Over twenty years on from the onset of war in Bosnia and Herzegovina, Ted Lieverman explores the progress of Sarajevo's recovery - or not - from the almost four-year long siege.
The process of ethnic-nationalization witnessed in post-war Bosnia and Herzegovina is incompatible with the very norms, values and conditions of European membership.
With the role of religion having remained largely ignored in post-Dayton Bosnia-Herzegovina, there is a need to promote a process of secularization by upholding the separation of church and state.
The marginalization of civil society from Bosnia and Herzegovina's process of transition can, in part, be explained by the dominant ethno-nationalist agenda that has meant that civil society itself has been ethnicized and divided along ethnic lines
Negotiations to form a state-level government in Bosnia-Herzegovina have seen the creation of two new constitutional conventions - the notion of ‘legitimate representation’ and the principle of ‘ethnic rotation’ - which will continue to exert a profound influence on the country's politics.
The unclear position of EU member states on the required modifications to Bosnia and Herzegovina's constitution has further contributed to the country's deepening political deadlock.
The system of government in Bosnia and Herzegovina is characterized by the tension between different types of mutually reinforcing distrust, which make institutional change and the emergence of new elites more difficult than in neighboring countries.
By lifting the OHR's remaining bans, Valentin Inzko has quietly conceded that the OHR no longer has the moral authority to dismiss people from public office or to punish them by international decree, thereby marking a profound change in the international community's attitudes towards Bosnia and Herzegovina.
Through threats and cajolements, Dodik is proving remarkably adept
Dodik's decision to postpone a controversial entity-wide referendum on the decisions of the international high representative will likely amount to yet another postponement of the much needed critical reexamination of the politics of the region and the political institutions of Bosnia and Herzegovina.
An interview with Matthew Parish, the former Chief Legal Adviser to the International Supervisor of Brčko, on the current political situation in Bosnia and Herzegovina, including the challenges surrounding government formation and the Republika Srpska's proposed referendum on the Court and Prosecutor’s Office.
The current politics of “2 against 1” reflect the failure that is Bosnia and the danger that a Dayton arrangement acceptable to none of the country’s players - except maybe for Dodik - could provoke challenges even more unexpected and indelible than those so far evident.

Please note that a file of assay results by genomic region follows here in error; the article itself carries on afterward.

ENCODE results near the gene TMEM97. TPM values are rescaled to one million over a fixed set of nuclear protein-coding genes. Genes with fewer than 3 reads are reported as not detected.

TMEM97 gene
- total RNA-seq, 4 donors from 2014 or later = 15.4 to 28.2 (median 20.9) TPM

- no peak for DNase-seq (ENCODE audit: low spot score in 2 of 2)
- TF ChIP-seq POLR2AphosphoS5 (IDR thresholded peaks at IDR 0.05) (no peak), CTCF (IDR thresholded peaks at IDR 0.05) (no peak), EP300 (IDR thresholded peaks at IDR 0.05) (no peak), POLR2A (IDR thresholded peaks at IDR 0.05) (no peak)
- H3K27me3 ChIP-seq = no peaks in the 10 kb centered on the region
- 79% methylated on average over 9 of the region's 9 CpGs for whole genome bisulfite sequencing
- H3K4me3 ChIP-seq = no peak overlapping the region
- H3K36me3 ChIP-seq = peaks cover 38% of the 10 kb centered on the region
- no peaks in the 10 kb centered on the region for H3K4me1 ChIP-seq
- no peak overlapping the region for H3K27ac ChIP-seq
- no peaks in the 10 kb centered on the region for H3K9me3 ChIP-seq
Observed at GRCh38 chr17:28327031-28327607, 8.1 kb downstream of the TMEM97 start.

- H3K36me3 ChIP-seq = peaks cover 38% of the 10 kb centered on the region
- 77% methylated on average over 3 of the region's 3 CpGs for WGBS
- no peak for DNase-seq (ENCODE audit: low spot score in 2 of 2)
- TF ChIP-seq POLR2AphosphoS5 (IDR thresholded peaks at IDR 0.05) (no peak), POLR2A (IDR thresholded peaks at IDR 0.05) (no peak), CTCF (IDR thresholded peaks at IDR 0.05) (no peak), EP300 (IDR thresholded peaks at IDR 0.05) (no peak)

The inability of Bosnia and Herzegovina’s political system to represent Croat interests will bring the stricken country to its knees – and provide useful cover for the Bosnian Serb leader’s plans.
Critics of Richard Holbrooke and the Dayton Peace Agreement are completely wrong - it was not Dayton that ethnically divided Bosnian politics and society, but rather that Bosnia's divided society and politics resulted in Dayton.
Kritičari Ričarda Holbruka i Dejtonskog mirovnog sporazuma u potpunosti greše – nije Dejton ono što je etnički podelilo bosansku politiku i društvo, već su bosansko podeljeno društvo i suprostavljena politika doveli do Dejtona.
With VAT the biggest single source of government revenue in Bosnia and Herzegovina, the Indirect Taxation Authority (ITA) will be the next target of Milorad Dodik's agenda to weaken state institutions.
By ignoring the manipulation of Bosniak identity, particularly by ex-president Haris Silajdzic, the international community has contributed to the destabilization of Bosnia and Herzegovina's current institutional framework.
In an exclusive interview for TransConflict, professor Bruce Hitchner, chair of the Dayton Peace Accords Project, discusses the prospects for constitutional reform in Bosnia and Herzegovina following October's elections.
Bosnia and Herzegovina must amend its constitution in order to comply with the ruling of European Court of Human Rights, which aims to ensure equal treatment for all.
An interview with Ian Bancroft, the co-founder of TransConflict, on the recent elections in Bosnia and Herzegovina, the role of the international community and the prospects for reform in the face of prevailing ethnic divisions.
The case of Dragomir Andan - who was, until recently, on hunger strike outside the OHR's regional office in Banja Luka, in protest against his dismissal three years ago - demonstrates the extent to which the OHR has subverted the rule of law in Bosnia and Herzegovina.
Elections in Bosnia and Herzegovina will once again be decided on the basis of divisive nationalist positioning, not future policy and prospects; ensuring that delay, deadlock and deflecting attention from the real issues will continue to characterise politics throughout the country.
An interview with Matthew Parish, the former Chief Legal Adviser to the International Supervisor of Brčko, on the politics of the Republika Srpska and the limits to international intervention in Bosnia and Herzegovina.
The Canadian experience suggests that sustainable peace in Bosnia and Herzegovina can only be achieved by treating the Republika Srpska as a political player with legitimate fears and concerns.
Rather than advocating one solution to Bosnia and Herzegovina’s ongoing crisis, the EU should offer a range, or menu, of reform options – all leading to EU membership.